A firm which fixes a high price for its product, so as to appeal to those consumers who do not mind a high price, is pursuing a marketing skimming objective. The purpose is to make as much profit as possible from this group of customers.

A firm which starts with a market penetration objective may eventually raise its price, just as a firm which has a market skimming objective at the onset may eventually lower its price.

Factors Affecting Price

Many factors influence the firm in fixing prices for its products. The most popular ones are the cost of production, the demand for the product, the state of supply of the product or the degree of competition in the industry, and government laws and regulations regarding prices.

Generally, the higher the cost of production, the higher the price; the greater the demand in relation to supply, the higher the price; and the greater the supply, the lower the price. The government may influence prices through specific controls (e.g., price controls), or by stipulating guidelines which must be followed in fixing or raising prices. For example, in Nigeria, the prices of many essential commodities were controlled in the 1970s and in the 1980s. In addition, for some products such as cars, the price increase could not be affected unless approved by the government.

The final price of a product will usually depend on the interaction of these factors. The relative influence of the various factors will, however, depend on many variables, such as the type of product and the state of economic development.

Pricing Policies

Pricing policies are guides to management in making their pricing decisions. They are intended to guide management towards the attainment of the company’s pricing objectives. A few policy alternatives are outlined here.

Under the policy of price discrimination, the company charges different prices for the same product, even when price differences are not warranted by differences in the cost of serving the different categories of customers. A company may charge ultimate users a price different from what it charges commercial users. Alternatively, a company can adopt a one-price policy, whereby all consumers pay the same price for the same product, unless where transport and other cost differences in reaching the consumers lead to price variation.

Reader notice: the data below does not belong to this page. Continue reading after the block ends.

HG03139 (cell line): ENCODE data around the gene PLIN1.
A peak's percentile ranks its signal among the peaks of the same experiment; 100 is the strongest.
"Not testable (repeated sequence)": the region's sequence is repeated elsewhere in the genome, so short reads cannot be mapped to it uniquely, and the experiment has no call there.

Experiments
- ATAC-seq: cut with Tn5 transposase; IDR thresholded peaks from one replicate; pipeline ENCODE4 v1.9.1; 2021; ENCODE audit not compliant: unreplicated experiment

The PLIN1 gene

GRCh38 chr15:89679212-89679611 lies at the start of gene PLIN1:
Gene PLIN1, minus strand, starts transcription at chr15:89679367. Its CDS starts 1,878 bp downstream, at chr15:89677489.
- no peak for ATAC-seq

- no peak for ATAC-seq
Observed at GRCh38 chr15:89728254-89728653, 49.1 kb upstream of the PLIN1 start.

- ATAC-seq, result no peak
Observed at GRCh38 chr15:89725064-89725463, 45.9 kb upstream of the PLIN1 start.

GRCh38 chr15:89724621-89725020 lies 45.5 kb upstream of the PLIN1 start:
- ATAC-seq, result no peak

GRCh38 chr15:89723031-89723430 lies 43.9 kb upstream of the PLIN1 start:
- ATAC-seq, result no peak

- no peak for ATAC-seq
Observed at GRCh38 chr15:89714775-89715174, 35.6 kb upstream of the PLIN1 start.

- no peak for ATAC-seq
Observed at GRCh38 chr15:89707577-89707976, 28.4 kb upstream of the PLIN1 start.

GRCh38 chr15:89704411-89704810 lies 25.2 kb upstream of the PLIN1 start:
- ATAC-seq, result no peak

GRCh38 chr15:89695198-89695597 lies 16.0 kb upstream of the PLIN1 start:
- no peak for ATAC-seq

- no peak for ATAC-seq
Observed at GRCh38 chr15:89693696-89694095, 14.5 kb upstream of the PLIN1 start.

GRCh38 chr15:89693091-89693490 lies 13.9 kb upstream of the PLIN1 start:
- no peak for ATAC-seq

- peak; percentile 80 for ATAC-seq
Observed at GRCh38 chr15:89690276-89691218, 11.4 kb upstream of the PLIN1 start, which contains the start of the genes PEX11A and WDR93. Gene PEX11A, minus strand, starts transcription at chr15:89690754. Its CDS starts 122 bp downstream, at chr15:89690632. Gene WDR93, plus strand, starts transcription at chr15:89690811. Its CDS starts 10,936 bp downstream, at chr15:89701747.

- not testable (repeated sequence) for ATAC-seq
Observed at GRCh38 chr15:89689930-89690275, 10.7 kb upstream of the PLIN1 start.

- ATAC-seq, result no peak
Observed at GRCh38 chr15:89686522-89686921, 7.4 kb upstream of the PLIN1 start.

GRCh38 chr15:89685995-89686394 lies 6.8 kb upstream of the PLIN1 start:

A company may operate a discount policy under which discounts are allowed to customers on certain conditions. Cash discounts may be allowable to customers who pay in cash within a specified period of time. Customers who buy in large quantities may be given quantity discounts. Those who buy from the company frequently may also be allowed for some discount.

Pricing policies may also indicate a preference for odd pricing rather that even pricing. In odd pricing, commodities may bear prices such as $5, $11 and $199, while the even equivalents of these prices may be $6, $10 and $200 respectively.

A product may be priced higher, not because of a high cost of production, but because the high price is intended to give the product an image of prestige, high quality, and exclusiveness. Such a policy called symbolic pricing.

Some companies have a credit policy. When payment is deferred, interest is charged. A hire purchase involves paying for the product installmentally. Until all installments are paid, the seller retains the title of the goods.

Pricing Methods

This involves selecting a pricing technique which the company uses in arriving at the final price it will charge. A number of alternative methods of price-fixing are:

(a)        Target Pricing: In target pricing, the company charges that price which will enable it to make a predetermined rate of return on its investment.

(b)       Going-Rate Pricing: This simply means that the company, either because of its wish not to rock the boat or for some other reasons, decides to charge a price similar to what competitors are charging. A doctor just establishing a private clinic may discover that existing clinic charge $10 per month for registration. He may simply imitate them and charge the same or a similar amount. This is an example of going-rate pricing.

(c)        Mark-up Pricing: The company calculates the price it will charge by adding a fixed percentage to the unit cost. If this fixed percentage is 10% of the cost and the unit cost is $10, then the price to be charged is $10 (i.e $10 + 0.1 x $10). If the company uses an odd pricing policy, it may charge $10.01 or $9.99 instead.

Periodic Review of Price

Firms often have cause to change their prices. Such a change may be occasioned by changes in product features, charges in the state of competition, variations in the cost of production, or a change in the level of demand. Whatever the origin, a price change is a very important management decision, which would be made with extreme care if the firm’s sales and profits are not adversely affected.